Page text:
of another month, they proceed at great length into the layrinths of the
art.

They learn the "Flowers of Edinburgh," mayhap; Sweden and Belile's
Marches, with other hornpipes, and country dances many; such as Yillwife
and her Barrles--Mary Grey--The Wun that shook the barley, &c. with the
famous Bumpkin Brawley; yes, and they will even dare, some times to
imitate our Continental neighbours over the water, in their waltzing,
allmanging, and Cotillion trade; ay, and be up with the Spaniards too, in
their quadrilles, borellos, and falderalloes of nonsense; so out-taught,
they become fit to attend house-heatings, volunteer and masonic-balls,
and what not."

Rosemary Coupe

Vancouver

On Mon, 6 Mar 2000, Lee Fuell wrote:

> Susan and Shegzhang,
>
> Re:
>
> Forwarded by: xxxxxxxxxx-xxxxxxx@xx.xxxxxxxxxx.xxx-xxxxxxxxx.xx
> Date sent: Mon, 6 Mar 2000 14:14:26 -0500 (EST)
>
> > On Mon, 6 Mar 2000, TayHaven wrote:
> > > We have found references to The Wind that Shakes the Barley, the Flowers
> > > of Edinburgh and Soldier's Joy being danced here in Canada's Lanark
> > > County in the 1870's.
> > >
> > > Susan,
> > > Maberly, Ontario
> >
> > If I remembered correctly, the dance "The Wind that Shakes the Barley" was
> > devised by Dothie recently (i.e., post formation of RSCDS), not a
> > traditional dance (it is, of course, in the traditional form). Is there
> > another traditional dance with the same name? The tune certainly is a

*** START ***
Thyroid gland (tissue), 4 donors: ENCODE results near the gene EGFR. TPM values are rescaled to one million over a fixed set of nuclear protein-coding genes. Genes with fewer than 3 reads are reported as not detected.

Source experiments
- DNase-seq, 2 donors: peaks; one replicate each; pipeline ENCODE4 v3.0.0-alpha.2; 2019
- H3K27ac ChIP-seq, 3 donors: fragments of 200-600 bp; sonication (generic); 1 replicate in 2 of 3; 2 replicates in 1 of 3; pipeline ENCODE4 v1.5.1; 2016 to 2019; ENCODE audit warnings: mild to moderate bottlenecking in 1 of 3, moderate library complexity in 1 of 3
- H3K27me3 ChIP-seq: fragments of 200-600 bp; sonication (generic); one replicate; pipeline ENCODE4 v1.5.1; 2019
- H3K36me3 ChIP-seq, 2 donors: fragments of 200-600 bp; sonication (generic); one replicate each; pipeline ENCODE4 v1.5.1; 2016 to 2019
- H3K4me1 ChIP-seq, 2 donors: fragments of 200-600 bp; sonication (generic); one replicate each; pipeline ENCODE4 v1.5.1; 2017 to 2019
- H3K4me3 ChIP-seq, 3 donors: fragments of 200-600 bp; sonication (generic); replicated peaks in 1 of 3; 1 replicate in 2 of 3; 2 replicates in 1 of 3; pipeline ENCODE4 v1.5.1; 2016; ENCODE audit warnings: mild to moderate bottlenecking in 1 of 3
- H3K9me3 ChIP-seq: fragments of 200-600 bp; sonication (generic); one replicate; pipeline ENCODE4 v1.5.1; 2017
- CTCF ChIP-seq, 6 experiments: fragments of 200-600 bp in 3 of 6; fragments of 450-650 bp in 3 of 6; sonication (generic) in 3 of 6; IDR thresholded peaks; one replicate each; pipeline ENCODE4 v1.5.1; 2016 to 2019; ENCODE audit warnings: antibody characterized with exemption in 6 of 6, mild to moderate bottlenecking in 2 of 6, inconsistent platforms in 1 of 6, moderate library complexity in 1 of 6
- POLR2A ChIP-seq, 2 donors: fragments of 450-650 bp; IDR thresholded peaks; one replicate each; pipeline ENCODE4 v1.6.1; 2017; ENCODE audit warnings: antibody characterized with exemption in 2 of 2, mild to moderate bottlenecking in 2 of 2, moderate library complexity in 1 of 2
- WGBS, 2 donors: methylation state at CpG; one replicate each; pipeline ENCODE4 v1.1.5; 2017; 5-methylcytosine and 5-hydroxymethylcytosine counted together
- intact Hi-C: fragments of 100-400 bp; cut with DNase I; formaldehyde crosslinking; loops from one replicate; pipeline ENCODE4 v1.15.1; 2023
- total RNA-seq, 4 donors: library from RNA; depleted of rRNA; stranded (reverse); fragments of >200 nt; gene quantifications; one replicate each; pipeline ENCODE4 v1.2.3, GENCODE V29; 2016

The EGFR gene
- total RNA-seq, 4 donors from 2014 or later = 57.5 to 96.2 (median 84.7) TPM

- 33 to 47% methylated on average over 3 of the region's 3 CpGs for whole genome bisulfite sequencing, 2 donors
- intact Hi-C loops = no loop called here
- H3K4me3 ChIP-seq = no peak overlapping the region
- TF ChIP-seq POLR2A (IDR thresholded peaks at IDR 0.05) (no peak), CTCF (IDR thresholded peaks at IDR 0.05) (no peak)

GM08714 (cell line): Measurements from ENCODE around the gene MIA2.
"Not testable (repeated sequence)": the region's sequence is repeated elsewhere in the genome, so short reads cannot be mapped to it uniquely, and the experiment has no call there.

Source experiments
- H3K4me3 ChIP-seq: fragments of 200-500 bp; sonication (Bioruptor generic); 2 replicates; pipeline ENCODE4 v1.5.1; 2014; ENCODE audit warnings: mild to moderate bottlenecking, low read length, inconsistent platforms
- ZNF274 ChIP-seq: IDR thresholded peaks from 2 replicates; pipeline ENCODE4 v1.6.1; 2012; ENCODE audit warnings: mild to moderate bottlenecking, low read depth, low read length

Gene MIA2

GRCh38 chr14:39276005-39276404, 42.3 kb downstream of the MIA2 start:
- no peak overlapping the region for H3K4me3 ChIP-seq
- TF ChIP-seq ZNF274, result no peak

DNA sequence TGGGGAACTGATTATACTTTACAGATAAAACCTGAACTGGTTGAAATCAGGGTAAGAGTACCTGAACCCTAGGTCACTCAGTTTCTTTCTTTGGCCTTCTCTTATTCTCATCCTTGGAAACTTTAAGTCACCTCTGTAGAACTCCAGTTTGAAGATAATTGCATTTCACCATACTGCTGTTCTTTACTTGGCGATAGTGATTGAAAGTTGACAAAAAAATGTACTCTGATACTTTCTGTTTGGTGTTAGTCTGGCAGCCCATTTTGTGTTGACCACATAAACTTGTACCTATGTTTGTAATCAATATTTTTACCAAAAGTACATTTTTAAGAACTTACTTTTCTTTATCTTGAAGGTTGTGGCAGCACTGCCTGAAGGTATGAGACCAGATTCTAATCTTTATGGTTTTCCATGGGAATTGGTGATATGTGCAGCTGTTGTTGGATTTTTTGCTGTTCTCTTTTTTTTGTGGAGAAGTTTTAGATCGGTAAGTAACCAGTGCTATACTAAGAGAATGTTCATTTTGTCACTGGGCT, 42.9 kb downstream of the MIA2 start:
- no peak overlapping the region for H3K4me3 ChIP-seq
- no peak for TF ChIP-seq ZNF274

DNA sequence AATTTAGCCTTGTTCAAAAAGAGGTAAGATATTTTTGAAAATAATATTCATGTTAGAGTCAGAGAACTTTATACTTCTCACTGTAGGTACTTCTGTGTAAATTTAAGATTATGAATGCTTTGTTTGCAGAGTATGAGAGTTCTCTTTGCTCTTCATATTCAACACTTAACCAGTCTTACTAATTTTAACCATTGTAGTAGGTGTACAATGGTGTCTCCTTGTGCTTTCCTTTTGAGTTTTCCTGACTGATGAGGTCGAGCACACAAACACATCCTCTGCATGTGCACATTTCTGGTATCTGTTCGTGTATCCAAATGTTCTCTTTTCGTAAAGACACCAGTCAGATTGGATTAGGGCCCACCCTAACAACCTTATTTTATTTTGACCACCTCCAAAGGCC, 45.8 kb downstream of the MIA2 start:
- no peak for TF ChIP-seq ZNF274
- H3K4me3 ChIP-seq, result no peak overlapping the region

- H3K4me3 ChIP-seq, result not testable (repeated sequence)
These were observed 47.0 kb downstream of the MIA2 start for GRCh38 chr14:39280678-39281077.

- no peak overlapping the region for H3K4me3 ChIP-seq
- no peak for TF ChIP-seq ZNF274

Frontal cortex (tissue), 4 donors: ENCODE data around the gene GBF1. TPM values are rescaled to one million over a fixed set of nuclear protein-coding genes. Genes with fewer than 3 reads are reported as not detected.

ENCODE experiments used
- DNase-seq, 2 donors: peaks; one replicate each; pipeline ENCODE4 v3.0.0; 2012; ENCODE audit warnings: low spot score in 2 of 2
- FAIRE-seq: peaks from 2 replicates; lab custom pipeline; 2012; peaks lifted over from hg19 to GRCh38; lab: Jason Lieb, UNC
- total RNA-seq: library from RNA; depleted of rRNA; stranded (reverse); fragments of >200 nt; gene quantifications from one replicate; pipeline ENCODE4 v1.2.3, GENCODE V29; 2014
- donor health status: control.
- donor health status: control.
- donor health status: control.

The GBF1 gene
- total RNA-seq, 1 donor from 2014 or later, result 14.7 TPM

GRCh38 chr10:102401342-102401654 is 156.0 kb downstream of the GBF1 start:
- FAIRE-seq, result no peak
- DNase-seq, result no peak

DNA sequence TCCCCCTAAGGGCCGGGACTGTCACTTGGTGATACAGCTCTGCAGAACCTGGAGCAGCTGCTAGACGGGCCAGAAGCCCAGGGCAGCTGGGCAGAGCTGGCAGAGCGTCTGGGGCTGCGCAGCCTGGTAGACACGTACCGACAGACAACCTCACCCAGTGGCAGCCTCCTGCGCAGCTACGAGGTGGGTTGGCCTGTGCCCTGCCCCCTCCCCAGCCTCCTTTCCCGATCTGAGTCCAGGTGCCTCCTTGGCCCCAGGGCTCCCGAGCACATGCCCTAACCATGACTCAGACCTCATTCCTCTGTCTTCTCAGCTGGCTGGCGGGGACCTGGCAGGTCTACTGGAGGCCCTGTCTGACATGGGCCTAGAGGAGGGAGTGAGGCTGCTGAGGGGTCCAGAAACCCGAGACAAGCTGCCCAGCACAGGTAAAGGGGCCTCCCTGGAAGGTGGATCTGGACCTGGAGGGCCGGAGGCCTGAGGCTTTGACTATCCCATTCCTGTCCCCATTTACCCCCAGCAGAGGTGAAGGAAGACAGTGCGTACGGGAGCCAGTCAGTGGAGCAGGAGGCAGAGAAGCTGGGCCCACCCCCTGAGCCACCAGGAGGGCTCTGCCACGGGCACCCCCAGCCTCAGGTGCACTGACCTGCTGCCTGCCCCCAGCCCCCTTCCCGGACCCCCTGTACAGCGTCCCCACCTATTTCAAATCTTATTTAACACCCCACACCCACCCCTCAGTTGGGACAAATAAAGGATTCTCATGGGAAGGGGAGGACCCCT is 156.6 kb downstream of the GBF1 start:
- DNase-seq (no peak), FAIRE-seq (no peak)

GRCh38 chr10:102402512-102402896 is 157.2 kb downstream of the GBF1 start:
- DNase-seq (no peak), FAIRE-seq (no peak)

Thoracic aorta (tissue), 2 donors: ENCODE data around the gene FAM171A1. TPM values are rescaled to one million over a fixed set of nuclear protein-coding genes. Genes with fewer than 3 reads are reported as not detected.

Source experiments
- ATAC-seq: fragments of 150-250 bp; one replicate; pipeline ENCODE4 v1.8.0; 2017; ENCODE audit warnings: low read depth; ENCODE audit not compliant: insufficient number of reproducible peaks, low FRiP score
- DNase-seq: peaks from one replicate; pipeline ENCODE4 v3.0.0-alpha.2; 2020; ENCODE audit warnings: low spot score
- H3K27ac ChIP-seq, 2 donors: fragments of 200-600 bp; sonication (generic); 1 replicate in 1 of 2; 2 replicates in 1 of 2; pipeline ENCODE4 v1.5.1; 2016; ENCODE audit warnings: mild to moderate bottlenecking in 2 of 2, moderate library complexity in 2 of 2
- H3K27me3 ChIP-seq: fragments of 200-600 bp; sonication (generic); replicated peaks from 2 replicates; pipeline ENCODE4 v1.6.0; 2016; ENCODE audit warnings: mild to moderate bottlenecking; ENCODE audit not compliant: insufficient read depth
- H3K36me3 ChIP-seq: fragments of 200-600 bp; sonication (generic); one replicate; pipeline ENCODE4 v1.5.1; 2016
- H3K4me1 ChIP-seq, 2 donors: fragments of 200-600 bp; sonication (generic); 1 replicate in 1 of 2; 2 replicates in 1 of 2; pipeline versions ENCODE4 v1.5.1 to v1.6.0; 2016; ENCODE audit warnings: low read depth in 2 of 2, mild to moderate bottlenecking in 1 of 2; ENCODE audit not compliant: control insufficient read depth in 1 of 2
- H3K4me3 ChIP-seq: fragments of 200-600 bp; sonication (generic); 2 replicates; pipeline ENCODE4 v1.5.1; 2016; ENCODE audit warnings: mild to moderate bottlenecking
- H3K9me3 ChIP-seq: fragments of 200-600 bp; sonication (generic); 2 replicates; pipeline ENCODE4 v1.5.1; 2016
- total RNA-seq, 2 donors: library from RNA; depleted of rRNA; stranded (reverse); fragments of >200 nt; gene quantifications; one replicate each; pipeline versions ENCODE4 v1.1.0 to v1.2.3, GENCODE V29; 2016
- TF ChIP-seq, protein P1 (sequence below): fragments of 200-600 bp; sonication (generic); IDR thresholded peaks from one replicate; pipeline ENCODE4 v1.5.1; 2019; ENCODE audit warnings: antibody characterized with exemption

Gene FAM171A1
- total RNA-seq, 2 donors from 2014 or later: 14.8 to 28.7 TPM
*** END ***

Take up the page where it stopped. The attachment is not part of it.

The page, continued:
> > traditional tune and old favorite going back long time.
> > Shengzhang Tang
> > from New York for another 1.5 months
> > --
> > Shengzhang Tang <xxxx@xxxxxxxx.xxx>
>
> Shengzhang's and Susan's posts prompted an interesting thought:
> I've been reading a bit lately about the history of Scottish and Cape
> Breton step dancing, and was surprised to learn there's a
> Hebridean step dance called "Flowers of Edinburgh," which also
> has a Cape Breton version. J.F. and T.M. Flett's "Traditional Step
> Dancing in Scotland" have a description of the Cape Breton version
> of this dance. They do not describe the Hebridean version because
> they were unable to fully reconstruct the dance, only a few steps.
> The point is, we have a case here of a step dance and a country
> dance using the same name, and the country dance "The Wind
> that Shakes the Barley" not devised until recently. Flett doesn't
> list a step dance by that name, but could Susan actually be citing
> totally different dances that use the same name? The traditional
> nature of the tune, as with the tune "Flowers of Edinburgh," may
> point toward a similar situation.
>
> Susan, is the context of your references such that these are
> clearly country dances, or could they be step dances using the
> same name?
>
> Some other step dances that share names with country dances
> include Blue Bonnets, Highland Laddie, Tullochgorm, and The
> White Cockade.
>
> Thanks,
>
> Lee
>
>
>
> Lee Fuell
> Beavercreek, Ohio
> e-mail: xxxxx@xxxxxxx.xxx
>
>